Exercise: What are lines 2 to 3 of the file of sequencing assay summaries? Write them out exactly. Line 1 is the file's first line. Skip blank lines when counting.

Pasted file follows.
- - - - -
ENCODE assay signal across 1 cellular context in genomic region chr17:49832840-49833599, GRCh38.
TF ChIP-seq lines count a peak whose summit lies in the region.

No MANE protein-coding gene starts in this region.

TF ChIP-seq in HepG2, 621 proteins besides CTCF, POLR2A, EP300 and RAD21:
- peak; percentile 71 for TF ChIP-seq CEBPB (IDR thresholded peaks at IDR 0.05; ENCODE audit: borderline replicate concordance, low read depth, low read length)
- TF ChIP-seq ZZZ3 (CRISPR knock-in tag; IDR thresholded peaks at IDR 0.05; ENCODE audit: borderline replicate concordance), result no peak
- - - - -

TF ChIP-seq lines count a peak whose summit lies in the region.

No MANE protein-coding gene starts in this region.